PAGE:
One is to outsource your backups to a cloud-based provider that offers data backup as a service, such as these recommended by PC Magazine. The other option is to purchase data backup software designed for businesses.
Either option will require some investment. But keep in mind that not having your data backed up could prove to be much more expensive if you suffer a data breach at the hands of a hacker.
3. Guard Against Phishing Attacks and Ransomware
Email security threats, such as phishing, ransomware, and business email compromise are among the most common forms of cyberattack. Hackers use these methods to pose as a legitimate individual or organization in order to gather sensitive information such as user names, passwords, and credit card details.
Phishing is typically carried out via email. These messages direct recipients to enter their details into a fraudulent website that appears nearly identical to a legitimate one.
Never click on links in emails that come from untrusted sources, no matter how convincing they appear.
Ransomware hackers encrypt vital data on your company servers or devices, then demand payment before they will restore your access to the data.
Never pay a ransomware hacker. If you receive a ransomware message, contact authorities immediately.
Business Email Compromise, or BEC, is where hackers send an email that appears to come from a known source making a request that seems legitimate.
Rather than responding to these emails or clicking on any links they contain, contact the supposed sender of the email first to determine if it is legitimate or not…especially if the email is unsolicited or out of character.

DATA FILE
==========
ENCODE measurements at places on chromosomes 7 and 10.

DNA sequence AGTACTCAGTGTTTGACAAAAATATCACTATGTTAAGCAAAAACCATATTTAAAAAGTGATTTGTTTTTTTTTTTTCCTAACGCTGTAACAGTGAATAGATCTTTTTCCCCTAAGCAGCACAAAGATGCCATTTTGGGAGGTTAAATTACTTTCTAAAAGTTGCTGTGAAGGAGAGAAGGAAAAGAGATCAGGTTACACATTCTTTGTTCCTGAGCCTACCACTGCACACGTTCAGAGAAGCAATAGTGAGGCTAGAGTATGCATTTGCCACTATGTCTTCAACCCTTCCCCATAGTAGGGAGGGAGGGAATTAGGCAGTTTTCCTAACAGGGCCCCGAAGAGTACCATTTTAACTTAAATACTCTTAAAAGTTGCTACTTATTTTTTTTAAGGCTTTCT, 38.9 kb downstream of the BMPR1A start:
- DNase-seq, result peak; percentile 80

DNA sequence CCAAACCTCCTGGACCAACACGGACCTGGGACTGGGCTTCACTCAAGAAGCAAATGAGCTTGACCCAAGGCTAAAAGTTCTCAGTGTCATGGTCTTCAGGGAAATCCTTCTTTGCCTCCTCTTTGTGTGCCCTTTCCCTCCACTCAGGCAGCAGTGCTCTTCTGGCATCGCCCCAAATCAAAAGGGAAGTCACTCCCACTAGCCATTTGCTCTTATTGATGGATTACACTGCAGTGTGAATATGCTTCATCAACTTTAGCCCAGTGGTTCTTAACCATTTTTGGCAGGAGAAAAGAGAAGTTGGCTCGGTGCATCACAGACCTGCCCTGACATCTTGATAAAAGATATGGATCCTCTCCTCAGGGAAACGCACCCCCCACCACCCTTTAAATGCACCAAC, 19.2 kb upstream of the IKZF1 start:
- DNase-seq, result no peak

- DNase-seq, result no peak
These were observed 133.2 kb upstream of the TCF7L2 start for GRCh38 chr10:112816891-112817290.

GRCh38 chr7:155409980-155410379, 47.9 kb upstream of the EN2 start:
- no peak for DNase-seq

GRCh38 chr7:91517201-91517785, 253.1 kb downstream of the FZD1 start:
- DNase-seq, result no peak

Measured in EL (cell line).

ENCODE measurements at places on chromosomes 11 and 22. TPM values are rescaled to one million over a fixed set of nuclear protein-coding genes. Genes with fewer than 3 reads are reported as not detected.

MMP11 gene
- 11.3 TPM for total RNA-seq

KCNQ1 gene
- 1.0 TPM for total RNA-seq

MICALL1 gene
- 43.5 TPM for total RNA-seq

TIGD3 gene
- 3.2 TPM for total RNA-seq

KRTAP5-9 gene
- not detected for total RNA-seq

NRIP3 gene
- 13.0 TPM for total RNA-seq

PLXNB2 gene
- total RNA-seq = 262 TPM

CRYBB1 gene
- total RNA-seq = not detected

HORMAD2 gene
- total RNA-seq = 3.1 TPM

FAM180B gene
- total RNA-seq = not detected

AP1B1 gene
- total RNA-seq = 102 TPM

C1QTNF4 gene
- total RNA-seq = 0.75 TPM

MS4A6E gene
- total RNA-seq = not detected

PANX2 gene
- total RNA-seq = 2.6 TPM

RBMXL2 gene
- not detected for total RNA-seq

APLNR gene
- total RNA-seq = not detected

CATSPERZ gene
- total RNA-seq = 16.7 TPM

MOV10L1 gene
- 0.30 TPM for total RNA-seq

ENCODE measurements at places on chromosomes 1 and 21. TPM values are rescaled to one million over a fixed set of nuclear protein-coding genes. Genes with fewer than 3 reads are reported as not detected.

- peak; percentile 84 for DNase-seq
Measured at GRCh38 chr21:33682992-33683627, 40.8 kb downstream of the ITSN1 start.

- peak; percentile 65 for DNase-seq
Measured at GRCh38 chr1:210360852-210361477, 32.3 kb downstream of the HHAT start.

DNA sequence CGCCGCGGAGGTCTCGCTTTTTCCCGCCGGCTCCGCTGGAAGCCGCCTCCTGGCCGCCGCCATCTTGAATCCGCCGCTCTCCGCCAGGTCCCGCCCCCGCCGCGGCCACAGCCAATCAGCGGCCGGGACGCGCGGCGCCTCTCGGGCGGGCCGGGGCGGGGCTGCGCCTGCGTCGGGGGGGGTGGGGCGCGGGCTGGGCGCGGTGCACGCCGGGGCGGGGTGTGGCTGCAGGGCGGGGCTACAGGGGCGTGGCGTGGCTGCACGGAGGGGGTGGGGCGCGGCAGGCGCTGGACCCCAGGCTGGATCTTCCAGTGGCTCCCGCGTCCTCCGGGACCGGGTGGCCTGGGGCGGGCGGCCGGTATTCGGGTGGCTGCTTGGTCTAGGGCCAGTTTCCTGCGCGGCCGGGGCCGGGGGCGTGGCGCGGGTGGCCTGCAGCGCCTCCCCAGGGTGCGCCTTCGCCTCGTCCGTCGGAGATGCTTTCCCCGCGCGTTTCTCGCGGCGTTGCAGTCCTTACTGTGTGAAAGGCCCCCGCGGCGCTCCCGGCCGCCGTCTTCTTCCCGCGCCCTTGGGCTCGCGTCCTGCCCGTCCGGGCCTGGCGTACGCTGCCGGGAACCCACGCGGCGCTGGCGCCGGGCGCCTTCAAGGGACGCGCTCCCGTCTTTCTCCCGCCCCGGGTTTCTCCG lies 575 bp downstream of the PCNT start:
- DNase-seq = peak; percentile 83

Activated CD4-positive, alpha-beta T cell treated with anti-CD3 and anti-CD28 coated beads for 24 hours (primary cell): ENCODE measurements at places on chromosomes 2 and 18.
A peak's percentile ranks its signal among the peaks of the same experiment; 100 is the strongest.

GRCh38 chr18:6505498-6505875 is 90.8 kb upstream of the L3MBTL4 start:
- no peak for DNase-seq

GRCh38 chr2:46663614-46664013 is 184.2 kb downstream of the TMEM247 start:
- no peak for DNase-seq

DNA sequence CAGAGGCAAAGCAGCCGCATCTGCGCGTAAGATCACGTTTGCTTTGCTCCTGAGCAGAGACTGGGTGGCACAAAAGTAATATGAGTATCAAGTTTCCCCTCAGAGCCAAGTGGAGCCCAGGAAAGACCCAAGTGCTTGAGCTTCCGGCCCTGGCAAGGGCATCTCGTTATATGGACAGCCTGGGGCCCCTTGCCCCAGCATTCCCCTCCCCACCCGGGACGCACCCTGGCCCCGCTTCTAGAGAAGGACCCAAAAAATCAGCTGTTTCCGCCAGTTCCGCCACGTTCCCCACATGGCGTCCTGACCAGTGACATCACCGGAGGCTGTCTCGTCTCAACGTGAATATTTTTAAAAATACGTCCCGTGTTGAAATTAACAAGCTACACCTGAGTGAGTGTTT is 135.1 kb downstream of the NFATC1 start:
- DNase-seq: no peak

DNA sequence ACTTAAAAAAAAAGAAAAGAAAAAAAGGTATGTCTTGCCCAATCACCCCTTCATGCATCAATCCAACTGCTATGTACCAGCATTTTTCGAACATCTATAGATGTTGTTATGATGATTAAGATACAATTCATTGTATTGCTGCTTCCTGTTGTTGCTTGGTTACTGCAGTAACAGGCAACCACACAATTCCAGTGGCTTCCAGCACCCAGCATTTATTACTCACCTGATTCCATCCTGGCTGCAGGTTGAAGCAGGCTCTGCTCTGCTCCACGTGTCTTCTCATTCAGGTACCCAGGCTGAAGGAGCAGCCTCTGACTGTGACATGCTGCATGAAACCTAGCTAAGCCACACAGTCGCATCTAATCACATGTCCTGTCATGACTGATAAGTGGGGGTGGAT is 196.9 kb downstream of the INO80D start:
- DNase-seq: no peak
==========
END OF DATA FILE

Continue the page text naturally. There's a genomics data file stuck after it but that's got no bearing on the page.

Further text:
4. Keep Your Devices Updated
Make sure all company devices (computers, phones, printers…even smart appliances in the break room!) receive regular security updates. Proper software updates help patch vulnerabilities that could be taken advantage of by cybercriminals. And if your devices are all connected to a network, a vulnerability on one device could give hackers access to other connected devices.
Also, make sure you have up-to-date anti-virus software installed on all applicable devices to provide an extra layer of protection.
Keep your data safe and your reputation secure by developing an effective, secure and profitable IT asset disposition (ITAD) program for your business! Our FREE GUIDE will show you how!
5. Maintain a Zero-Trust Approach
A zero-trust approach assumes that your network will be breached, and makes sure a hacker won’t get very far once they’ve gained access. This approach requires all users (both external and internal) to be authenticated and authorized before they can access company data.
A zero-trust approach should include the following practices: